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Title:Gender and dynastic sanctity in late fifteenth-century France: Le livre des faiz monseigneur Saint Loys (Paris, Bibliothèque nationale de France, MS fr. 2829)
Author(s):Hoover, Sarah
Advisor(s):Hedeman, Anne D.
Department / Program:Art & Design
Discipline:Art History
Degree Granting Institution:University of Illinois at Urbana-Champaign
Degree:M.A.
Genre:Thesis
Subject(s):Saint Louis
Louis IX
manuscript illumination
fifteenth-century France
dynastic sanctity
beata stirps
medieval art
Abstract:Saint Louis, or King Louis IX of France, served as a legitimizing figure for French royal dynasties during the centuries after his death in 1270. The idea of a holy lineage or beata stirps, in which sanctity was transmitted through blood instead of being solely an attribute of the kingly office, was well established in Europe by the end of the thirteenth century. Louis’s descendents, both the monarchs themselves and others in the royal line, thus utilized his figure to validate their own claims to hereditary sanctity. In the late fifteenth century, within this dynastic context, an elaborately illuminated manuscript devoted to Saint Louis, Le livre des faiz monseigneur Saint Loys (BnF MS fr. 2829), was produced for the Bourbon family. The text of Le livre des faiz merges the historical and hagiographical traditions about Saint Louis. The manuscript includes both a life of Louis and a collection of miracle accounts, but the passages in the life, although drawn from both traditions, are arranged roughly chronologically. This new textual context and the lavish size and quantity of the illuminations in the manuscript provide an opportunity for the creation of new iconography. Among the many innovative features of the visual program is an emphasis on Louis’s family, including the women of his lineage in both directions—his mother, his sister, and his daughters. The images of these female family members highlight their own pious behavior and place them in a context of sanctity and dynasty, thus visually supporting the idea of the beata stirps for a late-fifteenth-century audience.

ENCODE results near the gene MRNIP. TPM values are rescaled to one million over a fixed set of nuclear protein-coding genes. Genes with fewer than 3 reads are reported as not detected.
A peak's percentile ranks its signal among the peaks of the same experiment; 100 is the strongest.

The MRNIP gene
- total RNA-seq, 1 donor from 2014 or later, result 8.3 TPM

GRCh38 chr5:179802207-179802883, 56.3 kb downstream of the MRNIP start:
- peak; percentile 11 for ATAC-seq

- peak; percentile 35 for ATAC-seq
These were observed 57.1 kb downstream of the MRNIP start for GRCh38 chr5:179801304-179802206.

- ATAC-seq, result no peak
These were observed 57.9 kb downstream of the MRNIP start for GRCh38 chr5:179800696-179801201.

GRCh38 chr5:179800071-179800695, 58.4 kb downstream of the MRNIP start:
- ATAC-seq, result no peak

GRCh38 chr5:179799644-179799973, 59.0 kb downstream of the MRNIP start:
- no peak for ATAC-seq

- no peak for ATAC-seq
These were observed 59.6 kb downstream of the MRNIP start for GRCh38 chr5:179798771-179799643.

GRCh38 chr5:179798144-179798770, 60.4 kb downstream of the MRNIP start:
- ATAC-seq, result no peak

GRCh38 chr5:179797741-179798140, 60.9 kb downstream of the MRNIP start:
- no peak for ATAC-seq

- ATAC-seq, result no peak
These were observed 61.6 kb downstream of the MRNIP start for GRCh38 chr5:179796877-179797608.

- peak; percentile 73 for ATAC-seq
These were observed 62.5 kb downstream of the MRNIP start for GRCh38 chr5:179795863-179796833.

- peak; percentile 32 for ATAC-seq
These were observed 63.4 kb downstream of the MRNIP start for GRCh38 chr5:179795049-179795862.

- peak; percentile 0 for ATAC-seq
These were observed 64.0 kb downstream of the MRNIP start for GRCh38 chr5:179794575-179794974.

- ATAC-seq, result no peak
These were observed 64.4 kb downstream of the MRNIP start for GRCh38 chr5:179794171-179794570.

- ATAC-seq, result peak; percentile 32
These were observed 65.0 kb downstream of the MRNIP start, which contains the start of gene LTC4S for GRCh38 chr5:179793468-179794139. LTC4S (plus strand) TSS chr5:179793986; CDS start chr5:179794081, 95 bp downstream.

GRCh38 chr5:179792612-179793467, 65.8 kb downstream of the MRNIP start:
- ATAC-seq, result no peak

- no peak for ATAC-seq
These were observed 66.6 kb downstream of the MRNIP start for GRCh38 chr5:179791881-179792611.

Issue Date:2013-02-03
URI:http://hdl.handle.net/2142/42270
Rights Information:Copyright 2012 Sarah Elizabeth Hoover
Date Available in IDEALS:2013-02-03
Date Deposited:2012-12


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